Diary Of A Teenage Girl

We went to see the movie adaptation of Phoebe Gloeckner’s graphic autobio, Diary of a Teenage Girl today. It’s a wonderful film, although it may be a bit too revealing for some. Phoebe grew up in San Francisco in the 70’s, so I could relate to it very well, although from her parents’ perspective. They were wild “anything goes” times, and we made the most of it. The book (and movie) make my own story in Scablands seem pretty tame. We cartoonists really really know how to do too much information. Five stars.

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Jack Kirby

KIRBYBack in the waning days of 1963, I was looking over the comics selection at Williams’ Stationary in Grass Valley. I hadn’t been keeping up with comic books much, the DC brand was too juvenile for my 12 year old tastes. I would occasionally pick up the monster comics like Tales To Astonish or maybe the Dell adaptations of The Twilight Zone or Thriller, but there were few titles that kept my interest.

That was, until the day I saw the new issue of Strange Tales featuring the Human Torch. I had never heard of the Torch before and was eager to find out what he was all about. As I read through the story, the Torch mentioned he learned his fighting skills from the Thing and Mr. Fantastic. The Thing?!…Mr. Fantastic?!… Just the names made me want to see more. A few weeks later, I finally found my first issue of Fantastic Four. It was number 21, featuring the Hate Monger, who looked like a purple version of the Ku Klux Klan and turned out to be Hitler.

I was hooked. As time went by, I was introduced to Thor, The Incredible Hulk, The Avengers, Spider Man and their offshoots, but the FF was the flagship, proudly announcing on the masthead; The World’s Greatest Comic Magazine. Every issue introduced characters even more fantastic than the last, be it the Watcher recording the events of the human race from the mysterious blue zone on the moon, the latest plan for world conquest by Dr. Doom, Black Bolt and the Inhumans, or the coming of Galactus and his chrome-plated herald, the Silver Surfer.

And as anybody who is half awake knows, they were the children of Jack Kirby. (Yeah, and Stan Lee, but I believe most of the creative characters came out of Kirby’s vast imagination. Stan’s gift was making the stories and dialogue flow.)

I can’t tell you how much those amazing comics inspired me, and many others. The evidence can be seen in movie theaters all over the world fifty years after the twelve cent comics first appeared on the racks.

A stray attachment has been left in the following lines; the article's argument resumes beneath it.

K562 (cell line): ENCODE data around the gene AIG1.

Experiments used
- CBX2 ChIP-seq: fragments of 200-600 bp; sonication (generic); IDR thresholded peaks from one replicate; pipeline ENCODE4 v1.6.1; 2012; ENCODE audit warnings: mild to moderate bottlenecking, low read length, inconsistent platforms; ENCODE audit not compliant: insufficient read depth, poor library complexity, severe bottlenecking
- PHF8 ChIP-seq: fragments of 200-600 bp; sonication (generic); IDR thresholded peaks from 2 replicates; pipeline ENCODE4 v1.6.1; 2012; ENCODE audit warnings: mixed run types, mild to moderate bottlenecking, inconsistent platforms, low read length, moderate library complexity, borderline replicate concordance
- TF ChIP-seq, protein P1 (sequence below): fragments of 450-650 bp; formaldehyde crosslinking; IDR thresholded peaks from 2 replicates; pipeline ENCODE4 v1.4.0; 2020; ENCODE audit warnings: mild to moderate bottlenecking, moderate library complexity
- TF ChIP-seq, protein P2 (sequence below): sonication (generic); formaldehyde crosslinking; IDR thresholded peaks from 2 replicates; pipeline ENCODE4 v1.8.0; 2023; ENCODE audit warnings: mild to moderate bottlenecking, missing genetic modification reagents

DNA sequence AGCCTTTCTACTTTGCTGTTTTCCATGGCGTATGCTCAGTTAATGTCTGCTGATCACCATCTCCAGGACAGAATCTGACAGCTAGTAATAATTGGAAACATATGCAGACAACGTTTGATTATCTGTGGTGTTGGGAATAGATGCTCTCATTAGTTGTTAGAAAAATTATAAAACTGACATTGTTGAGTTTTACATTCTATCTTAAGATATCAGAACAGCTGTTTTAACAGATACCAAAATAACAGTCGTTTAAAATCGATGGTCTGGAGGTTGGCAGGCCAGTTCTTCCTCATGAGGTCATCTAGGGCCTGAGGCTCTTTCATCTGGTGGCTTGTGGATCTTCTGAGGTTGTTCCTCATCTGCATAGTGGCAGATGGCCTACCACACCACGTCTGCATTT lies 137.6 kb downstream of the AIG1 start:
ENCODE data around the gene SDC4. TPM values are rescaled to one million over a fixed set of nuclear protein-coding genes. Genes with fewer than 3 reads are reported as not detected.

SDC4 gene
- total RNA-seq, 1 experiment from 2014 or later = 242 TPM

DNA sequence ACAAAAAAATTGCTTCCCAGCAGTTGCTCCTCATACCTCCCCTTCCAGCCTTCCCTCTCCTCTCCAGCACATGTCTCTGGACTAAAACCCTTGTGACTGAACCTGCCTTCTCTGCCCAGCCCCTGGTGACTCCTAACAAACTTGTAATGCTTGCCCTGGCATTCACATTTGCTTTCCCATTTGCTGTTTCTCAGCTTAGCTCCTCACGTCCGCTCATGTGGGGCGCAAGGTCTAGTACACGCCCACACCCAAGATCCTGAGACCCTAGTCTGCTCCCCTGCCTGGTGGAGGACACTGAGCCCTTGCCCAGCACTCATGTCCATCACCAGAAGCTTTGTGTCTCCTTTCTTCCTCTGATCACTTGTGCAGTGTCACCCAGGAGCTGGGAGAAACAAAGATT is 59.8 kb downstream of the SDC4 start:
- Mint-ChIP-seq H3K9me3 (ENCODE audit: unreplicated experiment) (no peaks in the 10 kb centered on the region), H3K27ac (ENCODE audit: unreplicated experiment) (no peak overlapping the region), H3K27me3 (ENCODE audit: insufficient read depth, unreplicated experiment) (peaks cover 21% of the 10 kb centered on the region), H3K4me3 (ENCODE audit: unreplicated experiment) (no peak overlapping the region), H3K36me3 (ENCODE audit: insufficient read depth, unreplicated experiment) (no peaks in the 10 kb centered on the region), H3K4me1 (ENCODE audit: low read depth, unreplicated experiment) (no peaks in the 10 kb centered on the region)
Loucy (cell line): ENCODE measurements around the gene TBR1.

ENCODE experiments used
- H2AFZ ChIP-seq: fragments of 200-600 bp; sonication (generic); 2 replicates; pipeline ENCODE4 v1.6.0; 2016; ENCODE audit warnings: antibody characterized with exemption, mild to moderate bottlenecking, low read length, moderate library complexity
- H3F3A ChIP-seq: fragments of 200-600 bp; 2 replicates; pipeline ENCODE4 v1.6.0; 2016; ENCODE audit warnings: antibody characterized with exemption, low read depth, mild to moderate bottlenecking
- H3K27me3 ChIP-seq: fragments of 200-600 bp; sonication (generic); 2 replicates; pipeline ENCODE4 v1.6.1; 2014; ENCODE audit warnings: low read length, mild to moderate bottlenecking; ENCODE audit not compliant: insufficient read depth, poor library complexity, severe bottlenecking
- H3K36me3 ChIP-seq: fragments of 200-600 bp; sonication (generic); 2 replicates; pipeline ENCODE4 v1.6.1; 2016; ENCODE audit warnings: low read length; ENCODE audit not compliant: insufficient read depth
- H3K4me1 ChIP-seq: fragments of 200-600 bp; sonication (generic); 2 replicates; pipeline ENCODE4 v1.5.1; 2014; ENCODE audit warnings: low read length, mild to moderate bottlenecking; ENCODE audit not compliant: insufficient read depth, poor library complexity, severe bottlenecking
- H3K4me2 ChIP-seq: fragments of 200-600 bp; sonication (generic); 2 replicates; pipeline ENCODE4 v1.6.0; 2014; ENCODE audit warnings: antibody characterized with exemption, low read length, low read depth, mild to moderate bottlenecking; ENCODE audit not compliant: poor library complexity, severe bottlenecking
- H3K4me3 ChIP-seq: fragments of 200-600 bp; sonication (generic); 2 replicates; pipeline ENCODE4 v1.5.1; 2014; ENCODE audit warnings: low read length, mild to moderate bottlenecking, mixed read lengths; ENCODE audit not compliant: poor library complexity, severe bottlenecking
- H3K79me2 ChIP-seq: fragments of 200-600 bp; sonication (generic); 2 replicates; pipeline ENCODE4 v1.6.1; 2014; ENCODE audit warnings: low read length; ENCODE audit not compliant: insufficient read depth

Eventually, my tastes changed. Robert Crumb and Dan O’Neill took me in another, even more mind-boggling direction of what was possible with a dip pen and a bottle of India ink. Politics became my beat, a world that is more absurd than any comic book.

But it was Jack who jump-started my imagination and my life long obsession with the medium. He would have been ninety-eight years old today. His legacy is his contribution to our collective mythology. Long live the King.

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A word178

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Sexist Pigs 4 Trump

TrumpetteWonder what her pet cause would be? Maybe clothing for underdressed supermodels?

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Podunk Report

While making my daily rounds of Nevada County Voices, I noticed that my former editor over at Sierra Foothill Report took a swipe at me today. I usually try to avoid “Scoopy” and his snarky attitude, but if he’s going to mention me by name I might as well set the record straight. With Scoopy’s brand of reporting, it’s usually required.

We ended up at the same feeding trough last week, the third annual Fork to Face extravaganza on Commercial Street in Nevada City, but fortunately were seated several miles away from each other. Even so, I walked up to his end to get a photo of the entire length of the feast. I know he’s embarrassed to have his photo taken, so I made sure to cut him out of the frame. (No easy task.)

I may have mentioned in past posts that Scoopy’s ego is even larger than his considerable girth, and when he saw me with a camera he assumed that I was going paparazzi on him. He writes, “…he pointed his camera at me while I was eating and I lifted up a napkin just in time to block him.”

A napkin? Are you kidding?

He goes on to wonder why I, a man of the people, would show my face at an “elitist” gathering? I didn’t know there were restrictions on my “kind” attending a public event. Heck, I’m even a homeowner, not the lowly renter class he likes to complain about.

Well, anyway, I took the picture I wanted and posted it on Facebook the day after, where it can be publicly enjoyed by anyone, even Scoopy if he was so inclined.  Here it is. Scoopy is seated to the right, and completely out of the picture.F TO F Table171

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Up In The Sky!…It’s A Bird!…It’s A Plane!…It’s A….?